David’s passion for the railways began as a boy, aged eight or nine, living in York. “I was so lucky in that I had a very long-suffering mother, who would accompany me on trips just outside the city, but next to the line, so that I could see the great engines that were hauling services like The Elizabethan or The Flying Scotsman, whizz past, and if you were lucky you’d get a whistle of acknowledgement as well. Steam is an emotion, and once experienced, it never deserts you.”

Watching turned to getting involved when he went to live in Grassington, which then had its own station and sidings. The youngster became friendly with the local stationmaster, who was also the porter, and there were many occasions when he was allowed onto the footplate of an engine shunting and pulling freight – passenger traffic had ceased in the autumn of 1930.

“It was always a thrill, especially since the track wasn’t in the best of repair”, he says, “and it was far more of a bounce on the footplate, rather than a smooth motion. And it was also, shall we say, rather naughty, but we were rather remote from authority.”

David believes that the national love of steam was galvanised when the infamous Dr. Beeching was ordered by the government of the day to propose a plan that would rationalise the nation’s railway system. “One day, the lines were there and, in many cases, by the end of a few months, they were not. And some of cuts were – and still are – inexplicable, totally irrational.”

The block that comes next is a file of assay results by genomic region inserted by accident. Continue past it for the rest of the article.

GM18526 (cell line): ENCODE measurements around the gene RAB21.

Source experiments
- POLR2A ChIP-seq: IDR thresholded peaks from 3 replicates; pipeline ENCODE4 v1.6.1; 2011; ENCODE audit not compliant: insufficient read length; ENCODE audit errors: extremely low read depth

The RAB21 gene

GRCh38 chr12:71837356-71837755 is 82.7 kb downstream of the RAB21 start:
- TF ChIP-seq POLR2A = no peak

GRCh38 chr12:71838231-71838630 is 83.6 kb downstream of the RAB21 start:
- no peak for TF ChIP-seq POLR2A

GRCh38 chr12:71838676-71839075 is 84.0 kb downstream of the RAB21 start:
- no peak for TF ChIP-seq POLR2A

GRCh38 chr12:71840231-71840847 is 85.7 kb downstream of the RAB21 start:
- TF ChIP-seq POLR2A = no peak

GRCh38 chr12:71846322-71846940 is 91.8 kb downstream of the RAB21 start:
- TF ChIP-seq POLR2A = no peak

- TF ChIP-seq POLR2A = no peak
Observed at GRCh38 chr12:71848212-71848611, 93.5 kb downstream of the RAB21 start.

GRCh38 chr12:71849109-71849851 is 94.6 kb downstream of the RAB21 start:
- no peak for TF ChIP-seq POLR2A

Such as? He doesn’t hesitate. “Well, just a few that spring to mind are that relatively short stretch from Malton to Pickering. What sense was there in closing that link? Or the line from Scarborough to Whitby. What a glorious tourist attracting that would be today. Then there’s the vanished Skipton to Colne link.

“And the biggest blunder of all, I think, was destroying the track from the main East Coast main line through to Ripon and Harrogate. That left a great city without a station – unbelievable. And please don’t get me going on the destruction of that fine old Victorian station building in Harrogate itself. It was wantonly torn down to make way for that concrete monstrosity of today. There are so many examples of cultural and social vandalism out there.

“There is a common theme that runs though all of this, and that is that many town planners and modernisers, people required to put in a future strategy, usually fail to consider future requirements. Ones that will impact in twenty years, and not two or three.”

Saving the Settle to Carlisle route was, however, a notable triumph – not only for commuters but the many thousands of tourists that it attracts. David was one of those who protested – constantly and very loudly. He was also one of the twenty-thousand-plus signatures on the petition to save the line, which is now one of the most-photographed attractions in all the UK.

He is “delighted” that the media have rediscovered the allure of the railway, although he emphasises that for all the lines that run through spectacular landscapes, there are as many which are (or were) flanked by heavy industry.

In the book, he enjoys nothing more than weaving little nuggets of joy into the commentary on Gavin’s photographs. Why, for example, were there often delays to the Skipton to Grassington goods service? There was seldom more than one wagon to pull – and there was only one train a day. Punctuality was the last concern of the driver, and what he might have for his dinner that night took precedence. In season, he’d stop somewhere, and pick a good bag-full of mushrooms.

“It’s a picture of a vanished world”, says David, “but the lesson from all those cuts is simple – you never know what you’ll miss until it has gone!”

Railways and The Dales is published by Great Northern Books.